Most actors perform in movies, TV or theatres, but for others, the stage is an exam room at a medical school.
At the University of Maryland School of Nursing, that involves an interactive performance with a medical student.
Ted Bell portrays a 55-year-old patient who'd had stomach pain for three months.
“I am a teacher," he tells nursing student Emily Tyrrell. "Several times it has happened at school."
Bell is actually a retired civil engineer. Acting as a patient for students training to be health-care professionals is his new career. The job’s formal title is “standardized patient”.
“It has developed into a great part time, or retirement job actually, for me," he says, "and I go to all six [medical] schools in this region, Baltimore-Washington area.”
There are about 700 standardized patients in this region. The pay starts at $17 per hour and can go up to $35 depending on the project. And the demand for their services is high.
“It is quite common at schools of medicine," says Kathy Schaivone, clinical director at the University of Maryland. "So every medical school in the United States and many medical schools around the world use standardized patients.”
Acting experience, while helpful, is not required. Nor is medical knowledge. The schools provide training and payment for the performances.
“Many of them are professionals but I have never been paid for acting other than the [this] role-playing," Bell says, "but it requires some acting ability so I guess I would consider myself an actor.”
Professional actor Tom Wyatt acts the role of patient with Kurt Haspert, a nurse practitioner student.
Professional actor Tom Wyatt doesn’t think of his side job as acting.
“I use some of the acting skills, but honestly when it is going well, I am not really acting, I am reacting," he says. "I am listening to them and reacting naturally and honestly to what they are saying to me and what they are giving me.”
Wyatt and fellow standardized patients spend many hours training for each of the cases in order to know how to respond to questions appropriately. But memorizing their characters’ symptoms and medical history is not always easy.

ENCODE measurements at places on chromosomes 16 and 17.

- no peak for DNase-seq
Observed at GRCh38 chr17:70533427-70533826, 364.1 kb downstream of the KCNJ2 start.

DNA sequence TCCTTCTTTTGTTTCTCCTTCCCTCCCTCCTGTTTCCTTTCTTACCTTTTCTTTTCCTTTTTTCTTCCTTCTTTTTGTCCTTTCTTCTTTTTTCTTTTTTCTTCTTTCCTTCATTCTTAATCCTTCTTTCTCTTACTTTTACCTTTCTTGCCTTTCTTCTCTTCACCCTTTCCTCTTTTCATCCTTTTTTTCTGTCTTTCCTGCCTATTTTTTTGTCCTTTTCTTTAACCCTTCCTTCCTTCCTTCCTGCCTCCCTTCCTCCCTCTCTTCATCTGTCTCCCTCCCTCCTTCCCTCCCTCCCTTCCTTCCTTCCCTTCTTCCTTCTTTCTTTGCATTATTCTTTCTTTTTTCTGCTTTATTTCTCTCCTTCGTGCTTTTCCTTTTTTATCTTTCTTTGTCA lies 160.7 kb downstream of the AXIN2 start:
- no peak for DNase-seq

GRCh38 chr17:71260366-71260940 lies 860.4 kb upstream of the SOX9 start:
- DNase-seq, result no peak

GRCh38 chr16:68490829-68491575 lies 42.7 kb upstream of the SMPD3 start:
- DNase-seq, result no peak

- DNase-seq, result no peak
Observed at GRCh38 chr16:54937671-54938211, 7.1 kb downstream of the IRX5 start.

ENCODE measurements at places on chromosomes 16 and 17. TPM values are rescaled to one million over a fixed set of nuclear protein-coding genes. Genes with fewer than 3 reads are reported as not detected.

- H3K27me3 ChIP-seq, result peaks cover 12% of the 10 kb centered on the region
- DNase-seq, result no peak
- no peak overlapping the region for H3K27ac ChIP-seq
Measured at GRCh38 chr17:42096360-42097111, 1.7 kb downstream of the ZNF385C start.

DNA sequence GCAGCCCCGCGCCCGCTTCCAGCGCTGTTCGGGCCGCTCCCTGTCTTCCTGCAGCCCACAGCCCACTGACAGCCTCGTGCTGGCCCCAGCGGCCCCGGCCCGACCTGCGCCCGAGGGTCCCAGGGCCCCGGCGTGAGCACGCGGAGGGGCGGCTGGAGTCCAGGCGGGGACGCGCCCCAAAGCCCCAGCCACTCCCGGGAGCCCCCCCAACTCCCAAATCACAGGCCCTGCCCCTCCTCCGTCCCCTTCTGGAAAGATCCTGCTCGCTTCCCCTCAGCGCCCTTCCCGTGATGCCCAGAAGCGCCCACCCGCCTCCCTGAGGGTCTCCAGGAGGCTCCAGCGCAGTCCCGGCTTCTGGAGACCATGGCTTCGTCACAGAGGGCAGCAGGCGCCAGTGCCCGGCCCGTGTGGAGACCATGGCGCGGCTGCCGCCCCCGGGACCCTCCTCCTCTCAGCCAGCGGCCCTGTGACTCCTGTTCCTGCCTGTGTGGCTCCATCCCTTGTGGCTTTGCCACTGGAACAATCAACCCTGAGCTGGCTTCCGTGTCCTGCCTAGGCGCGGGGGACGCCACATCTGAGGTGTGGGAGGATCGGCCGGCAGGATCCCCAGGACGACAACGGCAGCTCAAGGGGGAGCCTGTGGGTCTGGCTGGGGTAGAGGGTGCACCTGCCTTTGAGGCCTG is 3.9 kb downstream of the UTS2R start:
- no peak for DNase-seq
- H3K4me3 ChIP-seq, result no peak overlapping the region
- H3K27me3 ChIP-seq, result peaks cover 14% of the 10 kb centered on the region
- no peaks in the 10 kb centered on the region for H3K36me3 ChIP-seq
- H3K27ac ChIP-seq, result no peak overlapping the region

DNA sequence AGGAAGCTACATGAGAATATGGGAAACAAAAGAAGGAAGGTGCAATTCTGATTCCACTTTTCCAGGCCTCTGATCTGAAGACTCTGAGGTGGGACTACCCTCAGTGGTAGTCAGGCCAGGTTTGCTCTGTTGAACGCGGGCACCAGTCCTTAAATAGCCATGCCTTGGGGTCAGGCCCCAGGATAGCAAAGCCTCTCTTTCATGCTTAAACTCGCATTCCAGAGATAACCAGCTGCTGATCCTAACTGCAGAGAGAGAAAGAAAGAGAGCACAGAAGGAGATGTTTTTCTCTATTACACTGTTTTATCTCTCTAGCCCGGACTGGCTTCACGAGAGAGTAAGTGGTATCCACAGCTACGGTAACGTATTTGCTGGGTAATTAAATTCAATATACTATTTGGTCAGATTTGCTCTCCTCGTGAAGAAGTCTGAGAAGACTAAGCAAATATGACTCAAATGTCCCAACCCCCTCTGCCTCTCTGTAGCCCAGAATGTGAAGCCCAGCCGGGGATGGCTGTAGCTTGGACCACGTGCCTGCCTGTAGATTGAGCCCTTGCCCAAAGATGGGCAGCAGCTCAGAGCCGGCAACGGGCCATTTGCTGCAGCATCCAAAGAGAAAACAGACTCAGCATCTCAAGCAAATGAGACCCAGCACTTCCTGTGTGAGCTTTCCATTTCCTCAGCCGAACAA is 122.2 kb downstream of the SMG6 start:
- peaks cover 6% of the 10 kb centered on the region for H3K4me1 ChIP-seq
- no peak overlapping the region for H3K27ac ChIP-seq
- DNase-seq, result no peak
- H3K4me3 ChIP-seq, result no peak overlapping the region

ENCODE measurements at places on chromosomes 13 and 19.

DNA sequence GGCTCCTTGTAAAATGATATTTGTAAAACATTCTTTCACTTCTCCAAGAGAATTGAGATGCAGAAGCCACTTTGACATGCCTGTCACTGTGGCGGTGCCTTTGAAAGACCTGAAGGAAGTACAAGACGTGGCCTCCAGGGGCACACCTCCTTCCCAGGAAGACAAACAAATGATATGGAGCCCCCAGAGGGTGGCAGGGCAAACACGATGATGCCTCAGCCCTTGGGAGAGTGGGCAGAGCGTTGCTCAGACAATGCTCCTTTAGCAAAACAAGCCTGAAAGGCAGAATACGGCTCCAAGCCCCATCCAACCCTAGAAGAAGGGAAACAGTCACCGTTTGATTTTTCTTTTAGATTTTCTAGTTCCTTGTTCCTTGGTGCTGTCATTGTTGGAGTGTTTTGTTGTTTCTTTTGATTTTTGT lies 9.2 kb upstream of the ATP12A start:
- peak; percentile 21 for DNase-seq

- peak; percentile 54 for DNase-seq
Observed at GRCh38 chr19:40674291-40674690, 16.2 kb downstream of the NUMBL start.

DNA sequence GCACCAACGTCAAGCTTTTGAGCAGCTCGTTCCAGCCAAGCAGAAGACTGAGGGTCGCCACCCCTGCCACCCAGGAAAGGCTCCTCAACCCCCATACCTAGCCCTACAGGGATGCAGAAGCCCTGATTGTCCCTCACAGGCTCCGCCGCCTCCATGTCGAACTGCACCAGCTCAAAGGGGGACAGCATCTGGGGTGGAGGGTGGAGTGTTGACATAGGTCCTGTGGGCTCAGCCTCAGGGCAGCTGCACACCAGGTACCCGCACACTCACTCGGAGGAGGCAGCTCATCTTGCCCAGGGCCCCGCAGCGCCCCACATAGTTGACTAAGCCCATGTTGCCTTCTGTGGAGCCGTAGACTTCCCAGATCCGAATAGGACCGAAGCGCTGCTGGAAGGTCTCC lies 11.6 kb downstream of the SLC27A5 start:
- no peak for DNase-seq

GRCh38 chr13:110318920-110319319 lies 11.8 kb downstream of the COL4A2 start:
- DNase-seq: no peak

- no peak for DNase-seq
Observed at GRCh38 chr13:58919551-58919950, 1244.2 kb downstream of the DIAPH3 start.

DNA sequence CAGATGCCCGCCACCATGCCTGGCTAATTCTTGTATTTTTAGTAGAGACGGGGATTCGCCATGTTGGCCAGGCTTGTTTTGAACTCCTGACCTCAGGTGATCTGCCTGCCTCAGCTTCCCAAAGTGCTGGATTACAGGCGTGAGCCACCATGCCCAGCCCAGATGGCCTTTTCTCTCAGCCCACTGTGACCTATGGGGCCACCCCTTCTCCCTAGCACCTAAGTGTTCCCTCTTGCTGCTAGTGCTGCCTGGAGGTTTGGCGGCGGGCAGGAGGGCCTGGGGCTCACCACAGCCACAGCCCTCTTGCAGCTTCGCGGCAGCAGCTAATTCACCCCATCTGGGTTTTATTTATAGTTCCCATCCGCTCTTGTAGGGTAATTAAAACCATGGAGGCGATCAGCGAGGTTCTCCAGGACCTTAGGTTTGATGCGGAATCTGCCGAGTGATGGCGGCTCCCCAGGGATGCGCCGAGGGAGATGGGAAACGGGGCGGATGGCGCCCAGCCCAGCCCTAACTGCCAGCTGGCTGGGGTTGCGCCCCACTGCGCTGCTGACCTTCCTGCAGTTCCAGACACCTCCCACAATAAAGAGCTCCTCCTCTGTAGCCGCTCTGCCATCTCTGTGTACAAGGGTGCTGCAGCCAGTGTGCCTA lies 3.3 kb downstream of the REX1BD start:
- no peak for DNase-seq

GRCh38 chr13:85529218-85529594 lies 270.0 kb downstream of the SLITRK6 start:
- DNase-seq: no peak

“Especially when I do sometimes nine or 10 cases in a week at three different hospitals so they are all completely different,” Wyatt says.
The actors' role is not limited to portraying a sick patient. After each session, they give feedback to the student.
“The things that really stood out for me; your manner is extremely professional," Wyatt tells Kurt Haspert, the nurse practitioner student who treated him. "You command at all times, you kind of take charge of the room.”
Haspert finds the session to be very useful.
“It is always good to do the standardized patients because it kind of keeps you thinking about how your thought process has to go," he says, "and how you can narrow down your differential diagnosis while you are asking questions.”
While the primary focus is on providing the best educational experience possible for the students, the actors enjoy performing.
“Very rewarding," says Bell, the retired engineer. "They say it is very helpful. That makes me feel good that we are turning out some good medical people.”
After three sessions here, Bell heads out to his next gig at another medical school, to continue his role in helping train tomorrow's health professionals.